Relapsing Polychondritis: Causes, Symptoms, Diagnosis, Treatment
What Is Relapsing Polychondritis?
Relapsing Polychondritis is a rare chronic cartilage disorder in which the cartilage of different tissues of the body gets inflamed frequently. Some of the cartilages which get inflamed are present in the tissues of the ears, nose, spine, and trachea.1 Relapsing Polychondritis can also affect the eyes, heart and even the blood vessels of the body. Relapsing Polychondritis at times is also known by the name of Red Ear Syndrome.
What Are The Causes Of Relapsing Polychondritis?
The root cause of Relapsing Polychondritis is till date unknown, but it is suggested that it may be caused due to a compromised immune system of the body causing recurrent inflammation of various tissues of the body.1
Facts About Relapsing Polychondritis
Some Of The Common Facts About Relapsing Polychondritis Are:
- It is chronic disorder of the cartilage
- In Relapsing Polychondritis there is recurrent inflammation of the cartilage which may at times be painful.
- Most commonly affected are the cartilages of the ears, nose, and joints.
- There is no definitive way of definitively diagnosis Relapsing Polychondritis
- Treatment methods involve utilization of cortisone.
What Are The Symptoms Of Relapsing Polychondritis?
Relapsing Polychondritis has a tendency to cause pain in the inflamed tissue all of a sudden as soon as an individual gets the disease. The most common symptoms experienced by the individual are excruciating pain, redness, swelling, and palpable tenderness in the ears, nose, throat, or eyes. It an also affect the joints. Other symptoms observed may be fever, lethargy, and unintentional weight loss. Since Relapsing Polychondritis causes significant cartilage damage there may be deformity of the ears or the nose which can cause hearing impairment, balance problems, etc. If the trachea is involved, then there may be throat pain or breathing problems. When the joints are involved in Relapsing Polychondritis, then there may be development of arthritis causing pain, swelling as well as joint stiffness to include the hands, knees, wrists, and the lower extremities. There may also be significant vision impairment due to Relapsing Polychondritis.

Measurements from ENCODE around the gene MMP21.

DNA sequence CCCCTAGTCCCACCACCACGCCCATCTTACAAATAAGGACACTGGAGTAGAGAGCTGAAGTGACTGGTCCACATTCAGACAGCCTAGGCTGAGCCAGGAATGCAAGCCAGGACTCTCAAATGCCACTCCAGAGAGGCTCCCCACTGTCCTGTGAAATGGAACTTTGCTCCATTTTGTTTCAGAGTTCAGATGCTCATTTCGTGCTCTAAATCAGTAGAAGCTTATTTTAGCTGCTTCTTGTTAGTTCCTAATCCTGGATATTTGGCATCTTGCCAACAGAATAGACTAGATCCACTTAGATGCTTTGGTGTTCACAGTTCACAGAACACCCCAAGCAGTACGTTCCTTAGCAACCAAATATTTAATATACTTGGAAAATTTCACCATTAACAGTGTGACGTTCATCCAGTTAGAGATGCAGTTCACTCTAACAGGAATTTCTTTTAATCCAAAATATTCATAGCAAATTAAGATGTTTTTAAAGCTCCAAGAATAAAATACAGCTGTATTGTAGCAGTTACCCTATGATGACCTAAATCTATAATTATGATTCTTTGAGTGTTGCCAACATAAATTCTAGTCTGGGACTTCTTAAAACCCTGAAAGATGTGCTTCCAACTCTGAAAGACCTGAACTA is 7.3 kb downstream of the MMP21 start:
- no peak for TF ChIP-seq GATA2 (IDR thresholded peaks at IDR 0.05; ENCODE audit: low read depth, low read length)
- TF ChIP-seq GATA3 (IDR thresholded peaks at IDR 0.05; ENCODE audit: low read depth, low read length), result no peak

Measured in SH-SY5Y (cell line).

How Is Relapsing Polychondritis Diagnosed?
In order to diagnose Relapsing Polychondritis, the treating physician will conduct a detailed physical examination which will reveal distinct features of involvement of cartilage in the symptoms which will clearly point to Relapsing Polychondritis. There is thus far no definitive test to diagnose Relapsing Polychondritis, but a CBC will reveal abnormally elevated ESR, CRP etc.2 A tissue cartilage biopsy can also be conducted which will reveal inflammation in cases of Relapsing Polychondritis.
What Are Treatments For Relapsing Polychondritis?
For mild forms of Relapsing Polychondritis, using NSAIDs has shown to be beneficial to include medications like Motrin, Naprosyn etc. in order to control inflammation. Corticosteroids are also at times used generally in relatively high dosages to control inflammation in cases when the eyes and the respiratory system are involved but steroid usage comes with its inherent risks. A medication called methotrexate has shown some benefit for treatment of Relapsing Polychondritis when used in combination with steroids.
Some of the other medications that have been beneficial albeit the success rate is questionable and only very small population has been benefited by these medications are Cytoxan, Imuran, Cuprimine, and cyclosporin.